What are the Most Common Physics Equations?

What are the Most Common Physics Equations?

September 14, 2021

There are several physics equations that are used by physicists in order to describe the phenomena of the world and motion. These equations can be reorganized to be solved for different unknown variables. Therefore, what may look like two separate equations are often the same equation reworked. Some of the most common physics equations are used to describe energy, force, and velocity. These equations can help scientists figure out how objects will react under circumstances without having to directly experiment on the objects.

Possibly the most well known physics equations has to do with energy: E=mc2. In this equation, E stands for energy, m for mass, and c for the speed of light in a vacuum (about 186,000 miles/second or 3x108 meters/second. This equation was developed by the scientist, Albert Einstein. He determined that an object’s mass and its energy are two types of the same thing. In other words, the mass of an object can be converted into energy and vice versa.

Other physics equations that have to do with energy are those that describe kinetic and potential energy. Kinetic energy (K or sometimes KE) is described by the equation K=½mv2, where m equals the object’s mass, and v is equal to velocity. U=mgy is the physics equation that describes potential gravitational energy, where U stands for potential energy, m for mass, y for the object’s distance above the ground, and g for the acceleration due to gravity on earth (approx. 32.174 ft/s2 or 9.81 m/s2). This value can change slightly due to altitude and latitude and is technically a negative number since the object is moving in a downward direction, however the negative is many times ignored. The capitalization of the variable “g” is important as “g” is known as the acceleration due to gravity, and “G” is the gravitational constant.

student solving math problems

Of course, when dealing with gravity, one most also know the force that gravity exerts on an object. This is described with the physics equation, F=Gm1m2/r2. In this case, G—notice the capitalization—is the universal gravitational constant (approx. 6.67x10-11 N.m2/kg2), m1 and m2 are the two masses of the objects, and r is the distance between the two objects. Another physics equation that has to do with force describes Newton’s second law of motion. This is described by F=ma, where F is force, m is mass, and a is acceleration.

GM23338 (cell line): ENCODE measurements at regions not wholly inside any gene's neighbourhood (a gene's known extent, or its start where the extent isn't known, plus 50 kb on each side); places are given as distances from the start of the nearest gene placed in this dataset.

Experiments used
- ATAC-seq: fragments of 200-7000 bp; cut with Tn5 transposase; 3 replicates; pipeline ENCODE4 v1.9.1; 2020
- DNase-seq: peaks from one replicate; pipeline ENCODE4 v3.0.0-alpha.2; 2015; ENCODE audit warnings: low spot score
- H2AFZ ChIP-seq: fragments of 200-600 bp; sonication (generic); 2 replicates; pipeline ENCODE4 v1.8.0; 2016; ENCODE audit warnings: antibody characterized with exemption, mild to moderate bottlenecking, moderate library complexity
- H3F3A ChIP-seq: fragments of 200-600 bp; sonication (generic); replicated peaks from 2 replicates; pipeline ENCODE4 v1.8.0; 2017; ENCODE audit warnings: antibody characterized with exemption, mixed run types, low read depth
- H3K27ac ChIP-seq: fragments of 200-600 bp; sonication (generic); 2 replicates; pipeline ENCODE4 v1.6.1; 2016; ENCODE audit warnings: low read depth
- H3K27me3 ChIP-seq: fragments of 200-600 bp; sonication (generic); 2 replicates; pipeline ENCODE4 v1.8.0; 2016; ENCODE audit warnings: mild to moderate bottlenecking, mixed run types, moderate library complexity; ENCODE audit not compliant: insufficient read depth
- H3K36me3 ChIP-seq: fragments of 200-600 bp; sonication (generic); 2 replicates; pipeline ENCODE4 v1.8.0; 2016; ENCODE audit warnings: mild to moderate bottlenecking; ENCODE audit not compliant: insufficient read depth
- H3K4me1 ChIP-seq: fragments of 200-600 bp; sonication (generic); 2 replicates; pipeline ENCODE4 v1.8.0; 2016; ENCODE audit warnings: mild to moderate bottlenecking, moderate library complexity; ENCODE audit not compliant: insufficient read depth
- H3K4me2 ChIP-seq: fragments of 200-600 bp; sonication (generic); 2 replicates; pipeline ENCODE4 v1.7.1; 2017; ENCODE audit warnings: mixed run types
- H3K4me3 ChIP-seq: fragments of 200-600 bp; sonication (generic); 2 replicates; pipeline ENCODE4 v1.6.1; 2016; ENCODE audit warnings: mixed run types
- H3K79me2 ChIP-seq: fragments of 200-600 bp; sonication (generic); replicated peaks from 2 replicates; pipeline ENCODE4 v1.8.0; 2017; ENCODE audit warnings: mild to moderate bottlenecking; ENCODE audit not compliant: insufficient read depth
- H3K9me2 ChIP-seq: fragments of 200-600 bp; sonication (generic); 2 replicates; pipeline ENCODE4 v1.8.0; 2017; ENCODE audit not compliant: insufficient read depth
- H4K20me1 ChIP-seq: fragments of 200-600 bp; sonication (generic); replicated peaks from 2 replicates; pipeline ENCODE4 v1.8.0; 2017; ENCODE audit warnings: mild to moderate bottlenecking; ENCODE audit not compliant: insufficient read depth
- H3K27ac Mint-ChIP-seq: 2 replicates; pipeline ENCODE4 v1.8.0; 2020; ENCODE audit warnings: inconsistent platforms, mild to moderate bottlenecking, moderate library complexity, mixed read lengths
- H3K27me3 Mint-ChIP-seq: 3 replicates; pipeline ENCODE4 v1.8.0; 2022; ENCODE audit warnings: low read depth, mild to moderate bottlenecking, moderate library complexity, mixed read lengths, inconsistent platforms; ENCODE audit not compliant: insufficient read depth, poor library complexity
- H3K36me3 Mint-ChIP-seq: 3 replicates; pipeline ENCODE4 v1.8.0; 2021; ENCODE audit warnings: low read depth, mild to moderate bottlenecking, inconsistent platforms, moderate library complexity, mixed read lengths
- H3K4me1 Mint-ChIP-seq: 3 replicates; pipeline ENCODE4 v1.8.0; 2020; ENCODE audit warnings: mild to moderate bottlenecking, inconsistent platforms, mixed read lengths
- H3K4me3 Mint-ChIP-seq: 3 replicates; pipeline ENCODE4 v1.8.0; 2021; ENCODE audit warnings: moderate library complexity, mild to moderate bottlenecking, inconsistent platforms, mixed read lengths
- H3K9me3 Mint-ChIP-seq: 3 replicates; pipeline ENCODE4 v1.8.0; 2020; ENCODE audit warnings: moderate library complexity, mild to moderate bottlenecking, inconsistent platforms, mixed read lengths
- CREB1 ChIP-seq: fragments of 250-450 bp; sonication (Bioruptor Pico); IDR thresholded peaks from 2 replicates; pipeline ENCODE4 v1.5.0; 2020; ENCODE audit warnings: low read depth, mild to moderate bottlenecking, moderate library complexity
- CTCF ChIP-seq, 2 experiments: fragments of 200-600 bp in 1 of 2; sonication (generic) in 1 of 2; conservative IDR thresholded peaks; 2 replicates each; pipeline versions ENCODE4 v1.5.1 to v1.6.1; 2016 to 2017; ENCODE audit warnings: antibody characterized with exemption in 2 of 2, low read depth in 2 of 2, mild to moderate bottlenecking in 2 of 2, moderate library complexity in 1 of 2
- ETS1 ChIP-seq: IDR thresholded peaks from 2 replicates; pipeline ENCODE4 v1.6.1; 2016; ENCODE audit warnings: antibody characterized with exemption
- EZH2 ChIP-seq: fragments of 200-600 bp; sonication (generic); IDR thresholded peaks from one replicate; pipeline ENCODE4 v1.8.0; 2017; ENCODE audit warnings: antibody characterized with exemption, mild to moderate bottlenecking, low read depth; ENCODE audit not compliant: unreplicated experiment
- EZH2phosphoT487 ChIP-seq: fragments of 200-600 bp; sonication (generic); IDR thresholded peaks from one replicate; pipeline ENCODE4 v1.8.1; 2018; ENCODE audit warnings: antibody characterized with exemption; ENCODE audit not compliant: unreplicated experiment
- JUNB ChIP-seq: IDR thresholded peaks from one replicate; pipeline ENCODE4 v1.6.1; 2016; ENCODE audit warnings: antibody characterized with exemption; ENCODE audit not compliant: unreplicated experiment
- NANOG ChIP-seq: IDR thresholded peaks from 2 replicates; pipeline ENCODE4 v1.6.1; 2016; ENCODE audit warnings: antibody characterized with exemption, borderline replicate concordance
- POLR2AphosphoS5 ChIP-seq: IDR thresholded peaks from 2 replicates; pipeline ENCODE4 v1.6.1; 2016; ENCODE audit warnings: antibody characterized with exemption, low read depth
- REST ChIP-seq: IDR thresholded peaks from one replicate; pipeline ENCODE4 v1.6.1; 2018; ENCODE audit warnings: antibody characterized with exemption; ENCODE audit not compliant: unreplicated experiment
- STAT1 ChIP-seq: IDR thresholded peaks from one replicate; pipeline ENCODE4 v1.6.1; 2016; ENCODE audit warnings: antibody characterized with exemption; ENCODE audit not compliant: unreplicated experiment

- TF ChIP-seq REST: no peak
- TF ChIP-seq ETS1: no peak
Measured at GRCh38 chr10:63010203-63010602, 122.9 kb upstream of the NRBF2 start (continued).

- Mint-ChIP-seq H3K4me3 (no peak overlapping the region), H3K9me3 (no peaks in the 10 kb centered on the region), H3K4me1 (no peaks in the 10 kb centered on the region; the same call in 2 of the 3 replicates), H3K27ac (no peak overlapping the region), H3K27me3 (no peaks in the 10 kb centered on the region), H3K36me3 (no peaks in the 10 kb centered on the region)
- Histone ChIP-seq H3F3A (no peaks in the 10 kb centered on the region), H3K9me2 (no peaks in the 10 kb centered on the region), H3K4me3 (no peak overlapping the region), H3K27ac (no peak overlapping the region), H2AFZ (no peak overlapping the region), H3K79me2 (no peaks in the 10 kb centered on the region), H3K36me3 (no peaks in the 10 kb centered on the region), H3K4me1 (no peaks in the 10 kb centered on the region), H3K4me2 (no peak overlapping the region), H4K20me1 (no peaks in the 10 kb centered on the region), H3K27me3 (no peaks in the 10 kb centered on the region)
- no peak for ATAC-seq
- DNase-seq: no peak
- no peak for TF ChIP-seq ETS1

Physics equations that have to do with velocity are d=vt, which describes the distance an object travels in a certain time, and d=½at2+v0t, which describes the distance traveled while accelerating. In both equations, d is the symbol for distance, v for velocity, and t for time. In the first equation, t is the time the object has traveled, and in the second equation, t stands for the time of the acceleration. The variable, a, in the second equation stands for acceleration of an object. Some use the variable vi to describe the initial velocity rather than v0.

Do you need a math tutor to work with you one-on-one? Contact our academic advisor today to get matched with an online math tutor!

Latest Articles

All Articles

States That Spend the Most on Education

Investing in the future of our children via their education can help them build the lives they want. But education comes at a price—and a high one, at that. And some states invest more in their students than others. Find out which states have the highest spending per student!


States with the Highest and Lowest Math Scores

At Learner, we understand both the difficulty and the necessity of math as a subject and wanted to know what math looks like in the United States. We took a look at the average SAT math scores throughout the nation to find which states had the highest and the lowest. Find out how your state stacks up against the rest!


How Can I Score Well on the GED® Math Test?

Passing the General Education Development® (GED®) test gives a person the equivalent of a high school diploma. The math test is one of five sections of the exam. To score well on the GED® math test, you need a sound understanding of the concepts tested in each of the four content areas covered in this section.